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Jess Schildkraut: We are athletes, but we are also so much more

We are athletes, but we are also so much more.

Too many NCAA student-athlete lives have been lost in the past few weeks. I’m sharing my story in case it can help anyone going through it. I’ve been you. I see you.

For much of my life, I clung to my athlete identity as all that I was in the world. Growing up with a speech impediment, I felt different and thus inferior amongst my peers. Sports were the one place where I didn’t need to open my mouth. Instead, just by running around on a field, I found instant connection.

When small everyday tasks felt insurmountably difficult in high school, such as making a phone call or participating in a class discussion, I thought that life was meant for everyone else but me. That I was just “less capable” or “less good” at doing life. By 16 years old, I was confident that I would die by suicide eventually, it was just a matter of time.

It wasn’t until college that I acknowledged my mental health – identifying the challenges I was facing as social anxiety, and my pervasive hopelessness as depression. Upon seeking professional help, I realized that these were not problems within me, but instead problems that I was dealing with. By finally facing it head on, I was able to start healing.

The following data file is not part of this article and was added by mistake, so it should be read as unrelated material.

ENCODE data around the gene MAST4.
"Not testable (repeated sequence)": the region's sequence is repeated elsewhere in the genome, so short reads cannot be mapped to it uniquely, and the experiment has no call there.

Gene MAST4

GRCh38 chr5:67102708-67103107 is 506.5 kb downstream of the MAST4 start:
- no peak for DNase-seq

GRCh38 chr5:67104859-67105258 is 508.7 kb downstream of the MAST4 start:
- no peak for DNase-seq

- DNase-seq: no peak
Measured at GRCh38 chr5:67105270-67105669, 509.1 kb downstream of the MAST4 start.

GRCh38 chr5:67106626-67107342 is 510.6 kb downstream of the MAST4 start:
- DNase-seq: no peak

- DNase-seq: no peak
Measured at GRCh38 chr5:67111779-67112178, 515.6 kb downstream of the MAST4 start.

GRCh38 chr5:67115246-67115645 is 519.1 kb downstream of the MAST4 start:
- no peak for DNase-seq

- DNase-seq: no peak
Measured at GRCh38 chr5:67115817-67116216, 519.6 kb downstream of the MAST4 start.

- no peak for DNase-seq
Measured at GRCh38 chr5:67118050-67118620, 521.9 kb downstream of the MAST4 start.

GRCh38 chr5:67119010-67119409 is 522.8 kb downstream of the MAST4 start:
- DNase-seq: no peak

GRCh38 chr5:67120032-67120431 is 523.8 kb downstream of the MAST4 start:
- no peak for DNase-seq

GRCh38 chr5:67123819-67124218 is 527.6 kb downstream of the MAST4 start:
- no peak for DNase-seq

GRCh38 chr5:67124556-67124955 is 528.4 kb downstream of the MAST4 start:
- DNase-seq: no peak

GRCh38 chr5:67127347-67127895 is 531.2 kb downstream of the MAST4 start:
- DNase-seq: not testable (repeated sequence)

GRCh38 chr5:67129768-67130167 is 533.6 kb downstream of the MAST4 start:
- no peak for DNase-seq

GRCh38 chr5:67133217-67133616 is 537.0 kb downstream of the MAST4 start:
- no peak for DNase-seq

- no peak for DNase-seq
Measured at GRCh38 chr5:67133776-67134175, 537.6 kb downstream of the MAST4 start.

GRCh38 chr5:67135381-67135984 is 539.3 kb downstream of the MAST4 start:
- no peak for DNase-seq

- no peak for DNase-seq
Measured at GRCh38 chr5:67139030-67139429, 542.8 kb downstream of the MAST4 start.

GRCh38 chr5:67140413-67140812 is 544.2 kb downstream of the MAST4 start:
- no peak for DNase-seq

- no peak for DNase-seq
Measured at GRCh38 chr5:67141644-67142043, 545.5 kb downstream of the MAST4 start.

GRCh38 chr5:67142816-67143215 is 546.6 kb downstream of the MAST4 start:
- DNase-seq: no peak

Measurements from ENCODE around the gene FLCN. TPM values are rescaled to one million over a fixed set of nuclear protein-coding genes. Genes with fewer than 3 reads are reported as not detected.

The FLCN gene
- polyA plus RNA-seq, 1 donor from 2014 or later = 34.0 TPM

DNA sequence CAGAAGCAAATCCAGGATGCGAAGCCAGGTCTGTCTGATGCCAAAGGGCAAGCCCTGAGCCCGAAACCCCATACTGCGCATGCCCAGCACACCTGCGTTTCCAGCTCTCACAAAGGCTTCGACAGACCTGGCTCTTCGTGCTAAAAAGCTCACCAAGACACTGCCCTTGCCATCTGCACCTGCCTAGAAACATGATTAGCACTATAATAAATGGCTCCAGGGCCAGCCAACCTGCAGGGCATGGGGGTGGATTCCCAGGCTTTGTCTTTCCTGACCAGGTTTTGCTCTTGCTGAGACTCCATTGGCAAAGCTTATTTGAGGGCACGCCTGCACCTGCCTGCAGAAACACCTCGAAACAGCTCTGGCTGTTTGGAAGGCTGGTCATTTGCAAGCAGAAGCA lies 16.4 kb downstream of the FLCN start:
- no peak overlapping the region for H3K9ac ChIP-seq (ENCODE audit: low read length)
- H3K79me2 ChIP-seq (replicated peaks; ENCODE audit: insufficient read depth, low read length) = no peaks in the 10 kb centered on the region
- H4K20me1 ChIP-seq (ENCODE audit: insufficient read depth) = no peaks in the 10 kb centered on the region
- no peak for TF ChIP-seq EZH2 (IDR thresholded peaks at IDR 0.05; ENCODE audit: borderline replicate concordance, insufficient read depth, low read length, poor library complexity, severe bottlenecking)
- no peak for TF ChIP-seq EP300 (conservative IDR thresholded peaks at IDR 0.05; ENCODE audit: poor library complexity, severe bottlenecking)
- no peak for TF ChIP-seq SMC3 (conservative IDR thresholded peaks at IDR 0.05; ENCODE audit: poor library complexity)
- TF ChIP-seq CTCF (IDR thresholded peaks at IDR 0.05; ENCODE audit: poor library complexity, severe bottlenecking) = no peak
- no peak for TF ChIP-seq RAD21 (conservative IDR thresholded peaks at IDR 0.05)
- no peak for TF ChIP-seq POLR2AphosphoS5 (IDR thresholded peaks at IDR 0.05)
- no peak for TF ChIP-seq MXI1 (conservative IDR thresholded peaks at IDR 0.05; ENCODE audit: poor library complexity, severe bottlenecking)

I believe that as athletes, our unrelenting drive makes us incredible. Nonetheless, it can be destructive if misplaced, if we think that athletes are all that we are in the world… because we are athletes, but we are also so much more.

I just want to share for anyone who may relate: Your struggles are valid. You don’t need to meet a set of criteria or a diagnosis to be worthy of healing. You are never alone. And I’m here if anyone ever wants to talk.

Jess walking out to a game



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